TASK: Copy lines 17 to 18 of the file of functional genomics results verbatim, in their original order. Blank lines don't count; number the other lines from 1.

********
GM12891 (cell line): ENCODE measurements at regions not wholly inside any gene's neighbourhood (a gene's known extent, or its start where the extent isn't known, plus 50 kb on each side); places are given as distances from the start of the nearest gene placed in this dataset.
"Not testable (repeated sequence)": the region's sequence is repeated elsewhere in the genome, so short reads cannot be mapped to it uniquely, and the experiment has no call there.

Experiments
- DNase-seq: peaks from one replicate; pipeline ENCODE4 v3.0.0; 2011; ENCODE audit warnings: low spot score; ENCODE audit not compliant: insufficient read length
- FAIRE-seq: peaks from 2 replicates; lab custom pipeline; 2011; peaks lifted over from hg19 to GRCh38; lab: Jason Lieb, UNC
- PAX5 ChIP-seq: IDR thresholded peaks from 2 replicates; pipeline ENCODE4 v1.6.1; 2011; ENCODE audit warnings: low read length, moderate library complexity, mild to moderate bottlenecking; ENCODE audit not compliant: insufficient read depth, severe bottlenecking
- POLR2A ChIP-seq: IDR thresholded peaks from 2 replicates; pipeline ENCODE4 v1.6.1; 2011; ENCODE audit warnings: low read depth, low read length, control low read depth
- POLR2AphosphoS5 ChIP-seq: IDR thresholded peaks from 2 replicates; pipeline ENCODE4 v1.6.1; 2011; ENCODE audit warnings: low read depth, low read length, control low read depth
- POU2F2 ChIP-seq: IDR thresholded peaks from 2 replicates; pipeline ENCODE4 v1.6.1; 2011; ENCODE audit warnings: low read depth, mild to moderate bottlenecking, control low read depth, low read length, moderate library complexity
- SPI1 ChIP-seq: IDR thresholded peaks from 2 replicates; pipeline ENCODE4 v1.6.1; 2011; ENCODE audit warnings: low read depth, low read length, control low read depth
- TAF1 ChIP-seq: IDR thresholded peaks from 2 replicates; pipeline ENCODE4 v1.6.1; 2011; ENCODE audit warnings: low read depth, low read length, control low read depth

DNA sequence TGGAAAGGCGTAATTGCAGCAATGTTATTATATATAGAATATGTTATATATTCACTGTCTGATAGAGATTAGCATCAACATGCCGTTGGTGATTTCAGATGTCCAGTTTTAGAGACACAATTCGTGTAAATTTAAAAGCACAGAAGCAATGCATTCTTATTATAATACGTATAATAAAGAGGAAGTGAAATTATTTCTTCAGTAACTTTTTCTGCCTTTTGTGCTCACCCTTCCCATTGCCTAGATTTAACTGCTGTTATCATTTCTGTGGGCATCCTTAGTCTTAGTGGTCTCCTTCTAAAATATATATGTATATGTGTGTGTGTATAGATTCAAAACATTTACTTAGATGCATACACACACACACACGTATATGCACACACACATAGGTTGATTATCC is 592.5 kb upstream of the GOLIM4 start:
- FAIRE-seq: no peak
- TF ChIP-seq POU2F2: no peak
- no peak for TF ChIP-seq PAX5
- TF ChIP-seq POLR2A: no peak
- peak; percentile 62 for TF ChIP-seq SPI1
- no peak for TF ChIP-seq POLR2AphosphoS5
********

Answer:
- peak; percentile 62 for TF ChIP-seq SPI1
- no peak for TF ChIP-seq POLR2AphosphoS5